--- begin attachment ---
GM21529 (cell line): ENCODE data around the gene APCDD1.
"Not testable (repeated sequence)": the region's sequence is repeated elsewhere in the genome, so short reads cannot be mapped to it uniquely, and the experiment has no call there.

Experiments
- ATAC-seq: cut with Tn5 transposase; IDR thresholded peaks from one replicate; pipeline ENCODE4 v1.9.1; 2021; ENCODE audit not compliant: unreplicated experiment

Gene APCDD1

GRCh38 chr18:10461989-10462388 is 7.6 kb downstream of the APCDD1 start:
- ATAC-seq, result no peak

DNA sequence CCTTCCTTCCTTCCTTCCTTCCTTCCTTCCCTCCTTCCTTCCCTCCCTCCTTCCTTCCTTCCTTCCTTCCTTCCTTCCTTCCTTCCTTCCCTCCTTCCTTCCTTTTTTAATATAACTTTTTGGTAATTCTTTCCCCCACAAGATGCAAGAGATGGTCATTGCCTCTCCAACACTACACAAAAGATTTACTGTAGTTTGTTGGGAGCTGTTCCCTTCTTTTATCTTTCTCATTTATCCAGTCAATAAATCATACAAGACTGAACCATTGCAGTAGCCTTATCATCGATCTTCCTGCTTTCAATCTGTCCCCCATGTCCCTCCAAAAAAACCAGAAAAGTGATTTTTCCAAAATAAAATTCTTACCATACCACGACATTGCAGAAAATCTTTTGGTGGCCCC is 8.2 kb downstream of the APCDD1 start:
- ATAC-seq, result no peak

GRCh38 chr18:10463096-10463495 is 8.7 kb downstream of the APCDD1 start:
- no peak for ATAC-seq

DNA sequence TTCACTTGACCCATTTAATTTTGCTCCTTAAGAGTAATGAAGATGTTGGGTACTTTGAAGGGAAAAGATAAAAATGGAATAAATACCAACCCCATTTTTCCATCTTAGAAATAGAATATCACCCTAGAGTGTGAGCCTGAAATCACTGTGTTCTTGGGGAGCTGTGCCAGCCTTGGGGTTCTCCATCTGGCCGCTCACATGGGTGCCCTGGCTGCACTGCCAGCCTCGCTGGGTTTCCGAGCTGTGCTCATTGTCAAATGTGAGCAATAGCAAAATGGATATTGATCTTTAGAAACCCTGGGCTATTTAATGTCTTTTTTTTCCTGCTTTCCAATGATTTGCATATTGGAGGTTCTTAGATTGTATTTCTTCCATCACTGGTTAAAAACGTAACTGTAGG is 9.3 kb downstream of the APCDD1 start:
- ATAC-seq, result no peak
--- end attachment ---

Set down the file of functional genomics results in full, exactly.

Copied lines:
GM21529 (cell line): ENCODE data around the gene APCDD1.
"Not testable (repeated sequence)": the region's sequence is repeated elsewhere in the genome, so short reads cannot be mapped to it uniquely, and the experiment has no call there.

Experiments
- ATAC-seq: cut with Tn5 transposase; IDR thresholded peaks from one replicate; pipeline ENCODE4 v1.9.1; 2021; ENCODE audit not compliant: unreplicated experiment

Gene APCDD1

GRCh38 chr18:10461989-10462388 is 7.6 kb downstream of the APCDD1 start:
- ATAC-seq, result no peak

DNA sequence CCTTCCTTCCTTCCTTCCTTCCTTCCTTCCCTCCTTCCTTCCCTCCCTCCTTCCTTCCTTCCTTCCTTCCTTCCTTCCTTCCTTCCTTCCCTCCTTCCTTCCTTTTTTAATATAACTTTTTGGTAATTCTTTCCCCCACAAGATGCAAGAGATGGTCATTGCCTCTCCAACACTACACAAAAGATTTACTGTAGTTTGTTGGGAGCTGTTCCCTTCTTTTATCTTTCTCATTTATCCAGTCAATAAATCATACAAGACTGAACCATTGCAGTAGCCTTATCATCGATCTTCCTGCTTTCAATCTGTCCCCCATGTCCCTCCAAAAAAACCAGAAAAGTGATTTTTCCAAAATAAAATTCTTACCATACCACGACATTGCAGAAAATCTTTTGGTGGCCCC is 8.2 kb downstream of the APCDD1 start:
- ATAC-seq, result no peak

GRCh38 chr18:10463096-10463495 is 8.7 kb downstream of the APCDD1 start:
- no peak for ATAC-seq

DNA sequence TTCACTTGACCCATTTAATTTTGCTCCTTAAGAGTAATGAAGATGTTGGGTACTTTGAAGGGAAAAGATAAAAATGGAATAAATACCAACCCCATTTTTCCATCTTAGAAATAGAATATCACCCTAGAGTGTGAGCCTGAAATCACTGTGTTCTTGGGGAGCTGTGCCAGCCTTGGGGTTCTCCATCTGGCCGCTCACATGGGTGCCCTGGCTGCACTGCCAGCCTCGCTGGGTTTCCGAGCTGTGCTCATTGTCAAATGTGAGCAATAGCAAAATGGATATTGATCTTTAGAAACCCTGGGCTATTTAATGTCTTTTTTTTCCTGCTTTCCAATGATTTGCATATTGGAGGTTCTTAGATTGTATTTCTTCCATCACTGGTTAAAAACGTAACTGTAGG is 9.3 kb downstream of the APCDD1 start:
- ATAC-seq, result no peak